Policy Committee Motions

Below are motions from the NSW ALP Policy Committees which are currently Left priorities for State Conference. If you support these motions, please pass them through your local branch. If you've got any questions, contact George Simon on secretary@nswleft.com

Education Committee Motions

Early Childhood wage disparity

Motion: That section 5.8 of the NSW Labor platform be amended to include the following:

NSW Labor believes that early childhood teachers and educators are professionals whose work is worthy of recognition through accreditation with teaching authorities and through professional wages which are consistent with the wages of other teachers and educators. 

Scripture in School

Motion: That section 5.1 of the NSW Labor platform be amended to include the following:

NSW Labor believes that faith can play an important role in the lives of children. NSW Labor believes that volunteer run scripture classes in NSW public schools shall be held outside of classroom teaching time to ensure classroom time is focused on syllabus content. 

Overfunded schools

Motion: That in section 5.15 of the NSW Labor platform the following underlined paragraph be inserted:

5.16 NSW Labor will continue to support non government schools through the provision of financial assistance on a needs basis. 

NSW Labor will support the closing of 'grandfathered' provisions in school funding agreements which sees some independent schools over-funded based on the current formula. NSW Labor recognises that needs based funding relies on all schools being held to the same high standards of public accountability.

NSW Labor will retain TAFE as a state based institution and will strenuously oppose any proposed takeover of TAFE by federal governments. NSW Labor will work with Federal Labor to ensure that relevant authorities such as ASQA, ACCC and the Ombudsman are resources adequately to ensure that there is a comprehensive program of regular auditing of all private providers. NSW Labor will guarantee a sufficient proportion of its budget is allocated to public TAFE colleges to enable them to compete with private providers on an equitable basis.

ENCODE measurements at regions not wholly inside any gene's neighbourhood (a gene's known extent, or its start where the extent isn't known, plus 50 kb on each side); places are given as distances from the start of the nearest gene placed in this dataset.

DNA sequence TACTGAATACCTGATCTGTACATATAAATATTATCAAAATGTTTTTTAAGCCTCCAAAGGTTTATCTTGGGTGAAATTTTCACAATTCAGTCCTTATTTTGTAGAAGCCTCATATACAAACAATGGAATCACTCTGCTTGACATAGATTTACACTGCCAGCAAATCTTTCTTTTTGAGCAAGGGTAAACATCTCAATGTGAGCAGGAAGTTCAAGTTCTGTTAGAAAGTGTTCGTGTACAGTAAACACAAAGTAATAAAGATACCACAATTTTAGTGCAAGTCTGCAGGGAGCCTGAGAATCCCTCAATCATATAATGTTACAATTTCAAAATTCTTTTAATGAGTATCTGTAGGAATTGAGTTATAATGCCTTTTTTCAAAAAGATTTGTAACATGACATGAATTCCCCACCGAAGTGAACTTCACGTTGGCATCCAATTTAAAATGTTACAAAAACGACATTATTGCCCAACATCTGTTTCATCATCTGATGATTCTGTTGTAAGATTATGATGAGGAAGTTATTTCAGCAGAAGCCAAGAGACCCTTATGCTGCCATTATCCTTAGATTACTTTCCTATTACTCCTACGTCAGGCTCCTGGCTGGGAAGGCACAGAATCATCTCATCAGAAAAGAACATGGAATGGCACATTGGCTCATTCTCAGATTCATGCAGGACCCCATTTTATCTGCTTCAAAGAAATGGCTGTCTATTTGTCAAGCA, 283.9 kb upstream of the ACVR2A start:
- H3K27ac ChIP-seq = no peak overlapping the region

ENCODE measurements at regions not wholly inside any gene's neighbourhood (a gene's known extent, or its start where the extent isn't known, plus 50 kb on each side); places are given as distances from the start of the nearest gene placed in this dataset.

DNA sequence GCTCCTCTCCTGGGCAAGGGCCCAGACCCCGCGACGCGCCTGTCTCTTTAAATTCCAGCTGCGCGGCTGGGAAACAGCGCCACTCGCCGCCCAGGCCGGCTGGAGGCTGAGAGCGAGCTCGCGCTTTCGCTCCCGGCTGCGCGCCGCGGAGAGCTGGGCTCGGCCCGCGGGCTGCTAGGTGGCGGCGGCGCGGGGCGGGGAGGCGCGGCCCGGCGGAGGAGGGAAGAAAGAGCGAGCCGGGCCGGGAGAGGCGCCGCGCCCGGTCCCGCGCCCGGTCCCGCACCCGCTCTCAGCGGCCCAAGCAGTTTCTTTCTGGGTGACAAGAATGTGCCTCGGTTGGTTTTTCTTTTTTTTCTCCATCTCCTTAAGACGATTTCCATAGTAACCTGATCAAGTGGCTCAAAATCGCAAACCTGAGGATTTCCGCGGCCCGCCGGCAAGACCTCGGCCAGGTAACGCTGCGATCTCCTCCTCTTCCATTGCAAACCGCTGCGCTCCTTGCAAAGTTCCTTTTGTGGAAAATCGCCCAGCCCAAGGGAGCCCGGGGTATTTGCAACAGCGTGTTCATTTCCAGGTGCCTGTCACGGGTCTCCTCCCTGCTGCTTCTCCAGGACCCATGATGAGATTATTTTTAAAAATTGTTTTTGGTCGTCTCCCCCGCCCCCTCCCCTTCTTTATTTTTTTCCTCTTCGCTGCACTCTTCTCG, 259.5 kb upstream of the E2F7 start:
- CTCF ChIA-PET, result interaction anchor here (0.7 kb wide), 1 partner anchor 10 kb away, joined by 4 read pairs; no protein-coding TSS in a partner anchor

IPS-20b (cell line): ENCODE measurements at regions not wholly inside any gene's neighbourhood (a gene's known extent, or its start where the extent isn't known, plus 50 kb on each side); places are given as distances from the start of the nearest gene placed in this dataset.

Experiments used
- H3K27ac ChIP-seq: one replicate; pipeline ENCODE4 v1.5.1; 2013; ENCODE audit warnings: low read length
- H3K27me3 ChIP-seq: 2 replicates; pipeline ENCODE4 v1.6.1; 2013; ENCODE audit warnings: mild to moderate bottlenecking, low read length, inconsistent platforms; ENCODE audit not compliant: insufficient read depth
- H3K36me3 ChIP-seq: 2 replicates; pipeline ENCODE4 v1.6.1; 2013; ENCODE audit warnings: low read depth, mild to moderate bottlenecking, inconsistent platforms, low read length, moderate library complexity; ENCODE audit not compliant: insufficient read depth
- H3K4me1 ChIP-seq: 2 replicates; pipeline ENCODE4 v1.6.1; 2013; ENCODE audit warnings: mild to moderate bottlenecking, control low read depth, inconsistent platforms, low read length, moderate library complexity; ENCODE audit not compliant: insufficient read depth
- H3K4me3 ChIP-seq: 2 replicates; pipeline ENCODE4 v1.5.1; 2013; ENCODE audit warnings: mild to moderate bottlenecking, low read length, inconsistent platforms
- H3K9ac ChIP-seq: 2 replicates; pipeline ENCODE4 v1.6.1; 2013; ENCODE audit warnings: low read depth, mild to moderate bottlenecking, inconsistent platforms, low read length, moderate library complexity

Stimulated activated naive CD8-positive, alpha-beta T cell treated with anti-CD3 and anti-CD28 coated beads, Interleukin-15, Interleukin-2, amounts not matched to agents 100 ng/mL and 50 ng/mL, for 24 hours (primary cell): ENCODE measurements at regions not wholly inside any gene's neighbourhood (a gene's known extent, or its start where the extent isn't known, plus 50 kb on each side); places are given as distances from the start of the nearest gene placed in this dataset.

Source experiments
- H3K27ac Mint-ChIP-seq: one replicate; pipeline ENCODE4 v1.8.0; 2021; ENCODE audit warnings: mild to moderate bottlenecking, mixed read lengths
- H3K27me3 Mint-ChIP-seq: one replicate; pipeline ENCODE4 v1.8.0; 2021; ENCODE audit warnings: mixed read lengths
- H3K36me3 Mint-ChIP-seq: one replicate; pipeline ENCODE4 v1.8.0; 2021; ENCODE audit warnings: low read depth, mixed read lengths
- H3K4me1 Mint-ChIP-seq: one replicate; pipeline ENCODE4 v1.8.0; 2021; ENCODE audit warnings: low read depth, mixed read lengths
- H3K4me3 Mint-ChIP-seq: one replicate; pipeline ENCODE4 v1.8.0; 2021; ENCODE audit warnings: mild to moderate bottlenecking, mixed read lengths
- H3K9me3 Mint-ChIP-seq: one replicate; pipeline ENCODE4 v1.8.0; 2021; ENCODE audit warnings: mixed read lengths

A Healthy Society Committee Motion

Safe Access Zones for Reproductive Health Clinics

Background:

Women in NSW are subject to harassment and intimidation by protestors when attempting to access health clinics that provide abortion and other reproductive health services.

Protestors congregate outside clinics where abortions are performed pushing brochures at people with graphic and offensive images, taking photos and video, blocking entry to clinics, calling women "child murderers" and threatening dire and ill-founded medical, spiritual and psychological consequences if they enter the clinic.

This problem can be a one off issue or for some clinics it is a daily occurrence.

The current laws do not afford women seeking these services the privacy and dignity they deserve when seeking access to reproductive health services.